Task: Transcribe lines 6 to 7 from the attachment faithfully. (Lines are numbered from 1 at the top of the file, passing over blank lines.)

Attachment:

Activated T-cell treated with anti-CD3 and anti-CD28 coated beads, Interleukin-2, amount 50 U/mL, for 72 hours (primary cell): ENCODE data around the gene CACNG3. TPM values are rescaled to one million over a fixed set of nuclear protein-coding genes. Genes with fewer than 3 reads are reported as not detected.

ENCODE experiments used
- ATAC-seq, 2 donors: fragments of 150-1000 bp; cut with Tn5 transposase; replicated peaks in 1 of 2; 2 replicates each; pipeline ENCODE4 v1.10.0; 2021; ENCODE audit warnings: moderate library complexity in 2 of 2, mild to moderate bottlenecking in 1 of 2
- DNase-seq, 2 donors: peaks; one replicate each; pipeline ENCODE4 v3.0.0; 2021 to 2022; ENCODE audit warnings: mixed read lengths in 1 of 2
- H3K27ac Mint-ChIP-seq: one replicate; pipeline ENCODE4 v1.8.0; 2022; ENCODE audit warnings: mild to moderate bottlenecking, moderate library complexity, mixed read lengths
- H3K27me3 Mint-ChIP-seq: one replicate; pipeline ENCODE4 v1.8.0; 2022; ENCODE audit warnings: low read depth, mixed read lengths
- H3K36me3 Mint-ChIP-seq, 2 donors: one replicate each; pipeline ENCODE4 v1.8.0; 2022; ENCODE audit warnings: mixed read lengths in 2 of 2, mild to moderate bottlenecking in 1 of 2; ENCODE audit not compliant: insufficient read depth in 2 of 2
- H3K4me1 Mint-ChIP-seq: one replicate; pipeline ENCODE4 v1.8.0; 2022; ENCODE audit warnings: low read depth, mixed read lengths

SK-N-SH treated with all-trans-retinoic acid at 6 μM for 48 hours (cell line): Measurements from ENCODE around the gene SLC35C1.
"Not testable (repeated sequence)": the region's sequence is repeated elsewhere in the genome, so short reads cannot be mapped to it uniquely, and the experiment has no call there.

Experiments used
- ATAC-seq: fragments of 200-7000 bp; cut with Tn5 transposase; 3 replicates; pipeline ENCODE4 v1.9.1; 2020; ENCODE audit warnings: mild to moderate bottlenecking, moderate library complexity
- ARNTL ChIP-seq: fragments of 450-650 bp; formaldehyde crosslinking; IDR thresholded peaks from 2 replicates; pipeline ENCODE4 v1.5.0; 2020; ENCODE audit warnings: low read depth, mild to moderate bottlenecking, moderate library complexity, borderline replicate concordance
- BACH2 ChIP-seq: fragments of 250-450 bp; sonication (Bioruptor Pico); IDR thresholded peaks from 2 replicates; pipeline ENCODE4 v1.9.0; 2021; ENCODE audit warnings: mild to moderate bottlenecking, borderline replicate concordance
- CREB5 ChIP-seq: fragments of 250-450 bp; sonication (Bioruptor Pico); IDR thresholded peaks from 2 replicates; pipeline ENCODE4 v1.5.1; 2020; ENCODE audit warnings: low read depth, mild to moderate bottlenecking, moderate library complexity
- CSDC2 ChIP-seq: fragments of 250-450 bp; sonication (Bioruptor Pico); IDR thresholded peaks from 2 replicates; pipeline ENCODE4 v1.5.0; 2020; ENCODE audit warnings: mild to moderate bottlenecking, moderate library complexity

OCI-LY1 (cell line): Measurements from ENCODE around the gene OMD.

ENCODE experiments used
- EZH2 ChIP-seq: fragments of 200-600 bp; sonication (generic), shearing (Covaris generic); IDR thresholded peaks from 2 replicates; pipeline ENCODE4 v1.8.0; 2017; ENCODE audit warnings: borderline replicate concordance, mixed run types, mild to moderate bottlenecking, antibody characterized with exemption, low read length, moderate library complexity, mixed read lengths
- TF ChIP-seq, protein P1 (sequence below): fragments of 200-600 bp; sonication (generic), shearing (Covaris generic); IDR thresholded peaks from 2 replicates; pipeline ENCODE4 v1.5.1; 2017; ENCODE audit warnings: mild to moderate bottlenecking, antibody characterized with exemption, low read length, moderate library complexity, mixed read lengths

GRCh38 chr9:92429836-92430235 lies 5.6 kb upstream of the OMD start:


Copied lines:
- H3K27me3 Mint-ChIP-seq: one replicate; pipeline ENCODE4 v1.8.0; 2022; ENCODE audit warnings: low read depth, mixed read lengths
- H3K36me3 Mint-ChIP-seq, 2 donors: one replicate each; pipeline ENCODE4 v1.8.0; 2022; ENCODE audit warnings: mixed read lengths in 2 of 2, mild to moderate bottlenecking in 1 of 2; ENCODE audit not compliant: insufficient read depth in 2 of 2